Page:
Pfizer's Next Blockbuster Drug Has Big Promise. We'll Find Out Monday How Much.
(Bloomberg) -- Pfizer Inc. has promised good news next week. Depending on how good it is, the largest U.S. drugmaker could see its scorching summer stock run extended, or it could come to a screeching halt.
A highly anticipated presentation slated for Monday at the European Society of Cardiology Congress in Munich will reveal full results from a late-stage study on tafamidis in a rare, fatal condition called transthyretin cardiomyopathy.
The drugmaker said back in March that its Phase 3 trial was a success, but analysts and investors have been waiting for more clinical data to gauge just how impressive it was. It’ll be a “home run” if the medication is effective in keeping patients alive and out of the hospital and if it met other endpoints like how far patients can walk after treatment, Deutsche Bank analyst Gregg Gilbert wrote.
Practice-changing data for the potential blockbuster drug may push shares above their recent 16-year high, analysts say. And not only are billions on the line for Pfizer -- it could be a seminal moment for drugmakers focused on expanding in-house research. Pfizer shares edged higher by 0.3 percent at 10:00am to $42.18 in New York after initially opening lower.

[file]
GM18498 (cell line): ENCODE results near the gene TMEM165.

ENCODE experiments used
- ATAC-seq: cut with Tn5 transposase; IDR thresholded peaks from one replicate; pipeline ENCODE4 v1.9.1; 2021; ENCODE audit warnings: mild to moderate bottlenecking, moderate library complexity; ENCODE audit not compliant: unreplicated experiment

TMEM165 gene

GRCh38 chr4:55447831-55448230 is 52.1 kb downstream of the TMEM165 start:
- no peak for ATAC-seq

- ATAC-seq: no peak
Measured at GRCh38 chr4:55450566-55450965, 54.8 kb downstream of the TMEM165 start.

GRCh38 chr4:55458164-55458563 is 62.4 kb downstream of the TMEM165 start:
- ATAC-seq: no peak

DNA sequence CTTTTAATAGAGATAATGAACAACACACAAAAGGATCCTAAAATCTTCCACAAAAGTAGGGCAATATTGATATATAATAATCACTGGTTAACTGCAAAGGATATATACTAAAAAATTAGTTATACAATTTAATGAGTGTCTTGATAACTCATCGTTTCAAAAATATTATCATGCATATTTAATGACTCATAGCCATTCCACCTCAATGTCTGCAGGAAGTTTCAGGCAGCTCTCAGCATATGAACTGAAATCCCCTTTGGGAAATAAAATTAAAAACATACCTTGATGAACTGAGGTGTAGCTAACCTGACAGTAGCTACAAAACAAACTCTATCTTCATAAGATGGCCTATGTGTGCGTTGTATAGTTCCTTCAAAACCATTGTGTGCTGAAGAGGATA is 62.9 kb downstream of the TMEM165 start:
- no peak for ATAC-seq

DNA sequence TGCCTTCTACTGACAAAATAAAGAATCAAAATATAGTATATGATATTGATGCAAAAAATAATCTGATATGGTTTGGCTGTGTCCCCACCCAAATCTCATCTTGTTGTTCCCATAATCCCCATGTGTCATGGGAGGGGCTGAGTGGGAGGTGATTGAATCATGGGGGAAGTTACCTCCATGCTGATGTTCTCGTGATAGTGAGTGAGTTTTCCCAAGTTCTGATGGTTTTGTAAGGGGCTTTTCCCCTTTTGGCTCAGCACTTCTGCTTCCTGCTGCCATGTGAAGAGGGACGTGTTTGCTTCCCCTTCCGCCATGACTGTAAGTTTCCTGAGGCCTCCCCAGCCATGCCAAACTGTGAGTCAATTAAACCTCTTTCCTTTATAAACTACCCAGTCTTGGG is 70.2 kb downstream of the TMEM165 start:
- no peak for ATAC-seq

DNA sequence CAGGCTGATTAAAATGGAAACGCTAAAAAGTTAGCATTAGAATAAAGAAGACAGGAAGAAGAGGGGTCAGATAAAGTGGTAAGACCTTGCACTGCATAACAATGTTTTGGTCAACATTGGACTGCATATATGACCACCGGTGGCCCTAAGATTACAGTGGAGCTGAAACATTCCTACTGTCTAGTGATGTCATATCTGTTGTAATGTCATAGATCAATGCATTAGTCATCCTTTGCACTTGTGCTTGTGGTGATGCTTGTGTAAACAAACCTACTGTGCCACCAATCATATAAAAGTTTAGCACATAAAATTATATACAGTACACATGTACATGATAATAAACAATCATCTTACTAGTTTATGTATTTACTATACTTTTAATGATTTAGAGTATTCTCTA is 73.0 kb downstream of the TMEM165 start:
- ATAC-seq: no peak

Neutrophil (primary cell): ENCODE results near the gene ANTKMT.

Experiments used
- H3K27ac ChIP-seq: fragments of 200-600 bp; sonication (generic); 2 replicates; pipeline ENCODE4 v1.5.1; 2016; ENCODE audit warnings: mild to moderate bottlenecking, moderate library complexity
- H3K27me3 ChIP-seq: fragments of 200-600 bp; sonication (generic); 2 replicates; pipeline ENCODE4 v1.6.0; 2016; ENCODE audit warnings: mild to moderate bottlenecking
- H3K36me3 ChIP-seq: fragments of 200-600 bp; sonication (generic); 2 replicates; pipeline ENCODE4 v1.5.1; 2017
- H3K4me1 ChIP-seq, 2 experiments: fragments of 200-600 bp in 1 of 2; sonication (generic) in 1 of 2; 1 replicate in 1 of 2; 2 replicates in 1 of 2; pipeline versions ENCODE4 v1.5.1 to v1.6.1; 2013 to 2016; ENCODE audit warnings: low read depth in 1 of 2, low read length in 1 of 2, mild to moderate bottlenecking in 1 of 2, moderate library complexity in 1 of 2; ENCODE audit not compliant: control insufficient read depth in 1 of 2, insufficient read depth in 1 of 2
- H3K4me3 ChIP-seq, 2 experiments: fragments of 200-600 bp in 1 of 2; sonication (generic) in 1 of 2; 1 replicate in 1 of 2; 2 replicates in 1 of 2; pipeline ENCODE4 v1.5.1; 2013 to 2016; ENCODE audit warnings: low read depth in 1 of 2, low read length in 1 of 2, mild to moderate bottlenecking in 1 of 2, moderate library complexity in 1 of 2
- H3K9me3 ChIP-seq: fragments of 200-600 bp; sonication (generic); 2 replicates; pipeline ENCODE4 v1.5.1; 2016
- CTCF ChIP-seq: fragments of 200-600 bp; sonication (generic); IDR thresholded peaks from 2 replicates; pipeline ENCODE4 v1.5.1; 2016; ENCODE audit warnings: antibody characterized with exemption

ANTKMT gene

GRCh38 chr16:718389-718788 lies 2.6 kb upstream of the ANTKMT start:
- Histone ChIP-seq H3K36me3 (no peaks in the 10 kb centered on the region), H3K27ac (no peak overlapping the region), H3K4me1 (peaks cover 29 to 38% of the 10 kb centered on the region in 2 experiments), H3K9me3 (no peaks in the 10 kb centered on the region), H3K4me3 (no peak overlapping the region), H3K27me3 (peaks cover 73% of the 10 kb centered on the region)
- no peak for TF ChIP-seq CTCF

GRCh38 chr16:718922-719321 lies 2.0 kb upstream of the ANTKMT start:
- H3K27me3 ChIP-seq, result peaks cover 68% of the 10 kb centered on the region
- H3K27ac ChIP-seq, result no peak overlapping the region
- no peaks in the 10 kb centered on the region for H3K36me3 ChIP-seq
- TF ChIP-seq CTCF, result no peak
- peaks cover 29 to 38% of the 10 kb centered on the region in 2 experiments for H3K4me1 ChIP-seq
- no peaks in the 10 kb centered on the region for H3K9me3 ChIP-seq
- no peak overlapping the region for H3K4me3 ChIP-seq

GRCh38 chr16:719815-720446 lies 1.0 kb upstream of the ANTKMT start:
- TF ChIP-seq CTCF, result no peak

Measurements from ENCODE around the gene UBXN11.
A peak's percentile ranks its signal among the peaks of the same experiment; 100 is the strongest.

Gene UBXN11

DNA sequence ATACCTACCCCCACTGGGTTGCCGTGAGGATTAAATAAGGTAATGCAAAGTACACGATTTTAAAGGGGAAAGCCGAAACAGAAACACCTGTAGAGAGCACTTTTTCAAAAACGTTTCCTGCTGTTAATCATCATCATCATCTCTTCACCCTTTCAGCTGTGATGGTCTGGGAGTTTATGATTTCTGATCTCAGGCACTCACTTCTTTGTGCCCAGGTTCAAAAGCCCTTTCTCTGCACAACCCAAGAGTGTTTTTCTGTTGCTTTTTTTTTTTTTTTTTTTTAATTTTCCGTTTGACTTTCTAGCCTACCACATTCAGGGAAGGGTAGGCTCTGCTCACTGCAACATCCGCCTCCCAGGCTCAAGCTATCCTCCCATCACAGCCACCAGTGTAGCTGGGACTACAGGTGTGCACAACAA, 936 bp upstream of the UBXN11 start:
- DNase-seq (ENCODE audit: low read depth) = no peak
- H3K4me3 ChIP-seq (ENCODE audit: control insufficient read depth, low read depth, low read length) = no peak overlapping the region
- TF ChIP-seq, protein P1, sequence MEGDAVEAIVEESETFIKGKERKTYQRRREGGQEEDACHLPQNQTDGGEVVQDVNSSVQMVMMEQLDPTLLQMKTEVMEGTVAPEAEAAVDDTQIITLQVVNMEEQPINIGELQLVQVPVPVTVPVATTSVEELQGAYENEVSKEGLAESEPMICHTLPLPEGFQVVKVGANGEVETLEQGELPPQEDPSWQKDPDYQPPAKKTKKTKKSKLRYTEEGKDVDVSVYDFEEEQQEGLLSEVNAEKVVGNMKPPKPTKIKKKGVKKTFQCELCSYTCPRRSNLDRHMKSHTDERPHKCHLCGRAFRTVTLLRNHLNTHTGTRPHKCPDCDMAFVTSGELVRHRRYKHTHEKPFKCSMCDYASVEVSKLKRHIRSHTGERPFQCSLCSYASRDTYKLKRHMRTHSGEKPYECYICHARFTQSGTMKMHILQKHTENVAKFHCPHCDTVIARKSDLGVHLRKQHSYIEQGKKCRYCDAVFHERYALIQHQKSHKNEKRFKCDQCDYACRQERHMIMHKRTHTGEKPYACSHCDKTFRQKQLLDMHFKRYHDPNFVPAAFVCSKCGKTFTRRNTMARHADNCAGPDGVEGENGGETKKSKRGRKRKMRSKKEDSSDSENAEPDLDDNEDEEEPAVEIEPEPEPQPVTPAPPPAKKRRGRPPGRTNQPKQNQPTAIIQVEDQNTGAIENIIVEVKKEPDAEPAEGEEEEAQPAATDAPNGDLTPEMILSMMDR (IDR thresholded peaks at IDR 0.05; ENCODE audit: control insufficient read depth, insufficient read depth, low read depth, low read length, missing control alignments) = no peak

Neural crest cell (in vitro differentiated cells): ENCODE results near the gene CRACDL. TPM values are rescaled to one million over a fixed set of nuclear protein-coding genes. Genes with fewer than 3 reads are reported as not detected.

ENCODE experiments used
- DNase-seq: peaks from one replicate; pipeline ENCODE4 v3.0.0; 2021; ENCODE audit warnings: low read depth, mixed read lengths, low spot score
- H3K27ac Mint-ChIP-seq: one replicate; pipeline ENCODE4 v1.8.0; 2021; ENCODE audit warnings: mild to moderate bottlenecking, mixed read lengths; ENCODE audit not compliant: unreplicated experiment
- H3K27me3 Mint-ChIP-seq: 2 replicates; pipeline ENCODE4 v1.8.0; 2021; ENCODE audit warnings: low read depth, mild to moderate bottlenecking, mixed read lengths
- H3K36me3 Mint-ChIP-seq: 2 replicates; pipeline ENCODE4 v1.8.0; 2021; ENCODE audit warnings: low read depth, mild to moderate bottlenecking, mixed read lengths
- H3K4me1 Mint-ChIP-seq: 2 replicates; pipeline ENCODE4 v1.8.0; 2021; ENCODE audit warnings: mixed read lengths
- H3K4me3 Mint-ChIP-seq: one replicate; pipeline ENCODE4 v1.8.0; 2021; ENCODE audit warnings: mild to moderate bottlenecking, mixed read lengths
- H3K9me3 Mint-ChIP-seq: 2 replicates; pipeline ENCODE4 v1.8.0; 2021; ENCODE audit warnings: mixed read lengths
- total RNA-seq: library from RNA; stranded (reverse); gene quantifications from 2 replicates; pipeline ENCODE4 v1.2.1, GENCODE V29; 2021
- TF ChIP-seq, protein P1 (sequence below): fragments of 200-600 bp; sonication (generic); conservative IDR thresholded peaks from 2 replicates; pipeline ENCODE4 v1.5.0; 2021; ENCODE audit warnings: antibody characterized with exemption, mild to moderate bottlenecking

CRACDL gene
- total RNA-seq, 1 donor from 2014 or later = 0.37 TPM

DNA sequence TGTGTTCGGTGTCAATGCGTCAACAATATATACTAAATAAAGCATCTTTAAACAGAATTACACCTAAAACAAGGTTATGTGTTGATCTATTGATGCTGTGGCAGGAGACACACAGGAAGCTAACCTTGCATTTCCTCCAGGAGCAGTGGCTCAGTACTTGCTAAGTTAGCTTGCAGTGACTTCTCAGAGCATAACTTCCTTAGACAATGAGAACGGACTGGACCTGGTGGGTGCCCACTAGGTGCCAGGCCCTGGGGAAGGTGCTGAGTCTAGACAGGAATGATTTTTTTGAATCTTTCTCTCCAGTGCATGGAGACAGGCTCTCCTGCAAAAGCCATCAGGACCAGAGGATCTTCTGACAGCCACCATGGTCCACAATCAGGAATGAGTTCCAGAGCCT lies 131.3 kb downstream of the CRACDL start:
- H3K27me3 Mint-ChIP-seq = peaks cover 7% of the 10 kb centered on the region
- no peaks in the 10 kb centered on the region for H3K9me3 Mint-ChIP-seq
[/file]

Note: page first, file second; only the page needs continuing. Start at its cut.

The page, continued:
“This could validate Pfizer going into these more unique diseases and is important in a lot of ways for the company,” Credit Suisse analyst Vamil Divan said by telephone. But “this is more than just the data for the large-cap pharma sector. A strong readout will give Pfizer a boost and help the broader group by improving sentiment on their in-house innovation.”
Even if the patient benefit is more modest, a physician cited by Gilbert said he would still prescribe tafamidis given the lack of treatment options, according to an Aug. 21 note.
The number of patients affected by the rare disease remains murky, according to doctors and analysts, given its under-diagnosed nature. If approved and properly marketed, the theoretical market size could be well into the billions of dollars, Gilbert said. He projects the drug could make it to the U.S. market in 2020, with sales of $1 billion by its fifth year.
Wall Street’s high expectations may overshadow what physicians are hoping to see and would deem as practice-changing, Divan wrote in an Aug. 21 note. Investors are looking for the treatment to help keep patients alive and out of the hospital by up to 25 percent more than those on placebo, nearly twice what doctors are expecting, he said.
Pfizer Has Company
The presentation may give investors a sense of how small-cap biotech Eidos Therapeutics Inc.’s rival lead asset, AG10, will perform in a mid-stage trial of its own. Skeptics including Nomura’s Christopher Marai have harped on negative implications for Alnylam Pharmaceuticals Inc.’s recently approved Onpattro, given a drug label that applies to a smaller population of patients.
Ionis Pharmaceuticals Inc. and its affiliate Akcea Therapeutics Inc. have also developed a drug for transthyretin amyloidosis. Tegsedi, which operates in a similar way to Alnylam’s Onpattro, won European approval in July and awaits a U.S. decision by Oct. 6.
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